Rebuttal: Textile Group Says Shop Rag Study Launders Results
TRSA contends the science behind research results released this week is insufficient and mainly a transparent effort to push disposable paper industrial wipers as substitutes for reusable cloth shop towels.
The Textile Rental Services Association of America (TRSA) today began alerting industrial and health care users of textile services that marketers of disposable products are intensifying "frivolous claims" about the hygiene of cloth reusable goods. TRSA is countering these statements, but the association warns that all businesses that manufacture, launder, or deploy laundered textiles must defend against these campaigns challenging the cleanliness and economy of commercial laundry.
On Monday, the Cambridge, Mass.-based environmental consulting firm Gradient released results of a study commissioned by Kimberly-Clark Professional finding that the presence of heavy metals in shop towels that have supposedly been washed clean could result in worker exposures that exceed federal guidelines. The study, “Evaluation of Potential Exposure to Metals in Laundered Shop Towels,” builds upon an earlier analysis published in 2003 and concludes that, even after commercial laundering, the towels studied retain elevated levels of metals. Additionally, Gradient said, the tested shop towels may unexpectedly introduce new metals that are not otherwise in a facility.
TRSA contends the science behind the research is insufficient and mainly a transparent effort to push disposable paper industrial wipers as substitutes for reusable cloth shop towels.
"The disposable products industry strategy is simply to use baseless assumptions to strike fear and create doubt among textile services customers and leverage self-funded research to encourage increased regulation," said TRSA in a July 14 press release.
Kevin D. Schwalb, TRSA government affairs director, said, “Hundreds of millions of shop towels have been used by millions of employees for more than 100 years and we have never heard of any health issues related to their use.”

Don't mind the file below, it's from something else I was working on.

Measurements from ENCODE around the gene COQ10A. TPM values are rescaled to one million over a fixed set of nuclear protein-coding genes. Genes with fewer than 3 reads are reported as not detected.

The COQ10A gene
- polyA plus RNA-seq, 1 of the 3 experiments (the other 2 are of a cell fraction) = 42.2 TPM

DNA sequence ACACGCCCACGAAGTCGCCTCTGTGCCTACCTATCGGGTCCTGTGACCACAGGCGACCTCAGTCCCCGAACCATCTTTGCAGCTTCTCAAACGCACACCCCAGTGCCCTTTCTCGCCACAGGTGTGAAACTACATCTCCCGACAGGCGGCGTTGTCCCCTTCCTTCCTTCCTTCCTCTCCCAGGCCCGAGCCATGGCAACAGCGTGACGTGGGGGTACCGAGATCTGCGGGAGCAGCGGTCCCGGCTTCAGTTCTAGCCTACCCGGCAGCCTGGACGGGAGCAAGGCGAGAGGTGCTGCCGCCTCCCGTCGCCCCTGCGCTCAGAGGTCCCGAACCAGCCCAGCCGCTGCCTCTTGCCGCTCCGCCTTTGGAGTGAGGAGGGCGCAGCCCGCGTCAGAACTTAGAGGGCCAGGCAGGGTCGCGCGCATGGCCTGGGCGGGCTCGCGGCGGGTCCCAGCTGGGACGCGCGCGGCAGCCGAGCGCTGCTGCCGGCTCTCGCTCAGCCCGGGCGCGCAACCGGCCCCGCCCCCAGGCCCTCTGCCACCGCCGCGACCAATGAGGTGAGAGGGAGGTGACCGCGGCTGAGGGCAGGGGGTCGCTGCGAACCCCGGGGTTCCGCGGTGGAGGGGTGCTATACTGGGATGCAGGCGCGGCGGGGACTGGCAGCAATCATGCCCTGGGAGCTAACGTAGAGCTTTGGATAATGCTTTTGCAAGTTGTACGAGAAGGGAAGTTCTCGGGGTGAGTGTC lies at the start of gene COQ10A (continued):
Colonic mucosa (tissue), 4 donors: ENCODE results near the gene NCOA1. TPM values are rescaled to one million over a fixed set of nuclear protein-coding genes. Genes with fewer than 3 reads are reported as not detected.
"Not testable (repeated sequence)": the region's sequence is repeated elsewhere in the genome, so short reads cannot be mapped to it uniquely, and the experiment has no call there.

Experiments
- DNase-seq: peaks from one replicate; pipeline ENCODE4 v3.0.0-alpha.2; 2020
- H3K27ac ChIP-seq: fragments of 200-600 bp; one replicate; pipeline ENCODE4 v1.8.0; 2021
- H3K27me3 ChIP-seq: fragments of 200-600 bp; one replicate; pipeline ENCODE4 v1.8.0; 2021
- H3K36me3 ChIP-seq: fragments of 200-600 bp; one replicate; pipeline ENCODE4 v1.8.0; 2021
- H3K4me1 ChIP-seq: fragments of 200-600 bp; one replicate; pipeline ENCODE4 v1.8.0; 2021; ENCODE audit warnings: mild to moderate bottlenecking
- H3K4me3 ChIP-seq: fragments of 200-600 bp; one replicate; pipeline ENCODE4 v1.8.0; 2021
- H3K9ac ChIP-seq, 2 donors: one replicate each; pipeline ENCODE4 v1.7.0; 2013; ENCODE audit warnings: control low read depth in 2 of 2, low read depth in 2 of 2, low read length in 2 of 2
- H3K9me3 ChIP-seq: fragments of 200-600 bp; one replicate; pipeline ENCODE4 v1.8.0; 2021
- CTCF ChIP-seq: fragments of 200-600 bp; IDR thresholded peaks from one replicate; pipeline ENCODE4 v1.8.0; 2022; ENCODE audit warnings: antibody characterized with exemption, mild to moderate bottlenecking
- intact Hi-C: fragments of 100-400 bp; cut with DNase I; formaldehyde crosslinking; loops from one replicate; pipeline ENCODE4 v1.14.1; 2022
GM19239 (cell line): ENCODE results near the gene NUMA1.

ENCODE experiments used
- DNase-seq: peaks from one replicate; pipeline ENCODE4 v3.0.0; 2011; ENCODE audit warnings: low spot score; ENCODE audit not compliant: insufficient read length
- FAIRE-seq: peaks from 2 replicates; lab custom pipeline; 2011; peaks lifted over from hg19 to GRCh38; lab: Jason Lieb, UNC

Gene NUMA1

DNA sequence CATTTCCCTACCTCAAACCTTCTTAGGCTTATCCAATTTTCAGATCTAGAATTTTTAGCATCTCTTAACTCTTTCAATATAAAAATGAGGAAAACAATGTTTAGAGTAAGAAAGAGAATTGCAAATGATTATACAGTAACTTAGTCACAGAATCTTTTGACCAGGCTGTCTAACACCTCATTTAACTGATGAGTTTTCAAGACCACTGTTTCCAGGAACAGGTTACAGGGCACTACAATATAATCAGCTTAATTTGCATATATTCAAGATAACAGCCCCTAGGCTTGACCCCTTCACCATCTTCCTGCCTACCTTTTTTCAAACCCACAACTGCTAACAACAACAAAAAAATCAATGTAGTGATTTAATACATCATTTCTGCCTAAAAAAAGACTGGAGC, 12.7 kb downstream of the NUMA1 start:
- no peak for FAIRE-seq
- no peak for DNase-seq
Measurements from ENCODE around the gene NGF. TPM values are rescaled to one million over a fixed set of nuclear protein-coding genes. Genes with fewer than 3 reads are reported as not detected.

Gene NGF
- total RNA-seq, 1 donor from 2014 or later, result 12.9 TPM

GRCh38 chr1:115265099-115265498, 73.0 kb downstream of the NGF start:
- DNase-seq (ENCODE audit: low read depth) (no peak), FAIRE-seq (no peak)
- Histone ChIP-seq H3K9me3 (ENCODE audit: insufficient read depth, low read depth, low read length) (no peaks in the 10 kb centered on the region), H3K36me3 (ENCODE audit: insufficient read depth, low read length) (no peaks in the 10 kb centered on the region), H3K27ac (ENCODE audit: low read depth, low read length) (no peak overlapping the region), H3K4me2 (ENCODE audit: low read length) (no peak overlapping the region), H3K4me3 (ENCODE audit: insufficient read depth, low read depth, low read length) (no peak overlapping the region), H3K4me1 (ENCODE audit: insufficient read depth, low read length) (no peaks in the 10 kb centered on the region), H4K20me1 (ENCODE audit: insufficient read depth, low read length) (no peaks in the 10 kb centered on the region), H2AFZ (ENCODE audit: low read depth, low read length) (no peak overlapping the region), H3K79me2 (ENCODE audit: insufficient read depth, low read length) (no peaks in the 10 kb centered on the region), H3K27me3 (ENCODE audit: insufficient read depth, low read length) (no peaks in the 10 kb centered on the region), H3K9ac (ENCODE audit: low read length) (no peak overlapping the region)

TRSA President Joseph Ricci added that campaigns that attack reusables may be groundless, but they still garner attention and prompt misconceptions. “The hygienic and economic benefits of using laundered goods have long been realized by manufacturing and service industries but have rarely been publicized. Marketers of disposables cannot deliver these same attributes so they are determined to spend whatever money is necessary to discredit reusables instead.
“Their recent campaigns are a wake-up call to all of us who can attest to how commercial laundries provide businesses with optimal just-in-time inventories of clean reusable textiles such as uniforms, linens and towels at a fair price. Now more than ever, we need our own research and increased resources to tell our own positive stories.”
He urged commercial laundry customers to be especially attentive and responsive to efforts to document the quality and economy of the reusable textile services they have received.
“Disposables manufacturers and distributors are united in their efforts to fund research and government outreach to erode our industry’s competitive edge,” said Ricci, “To defend ourselves and hold onto all of our business, textile services operators best do the same."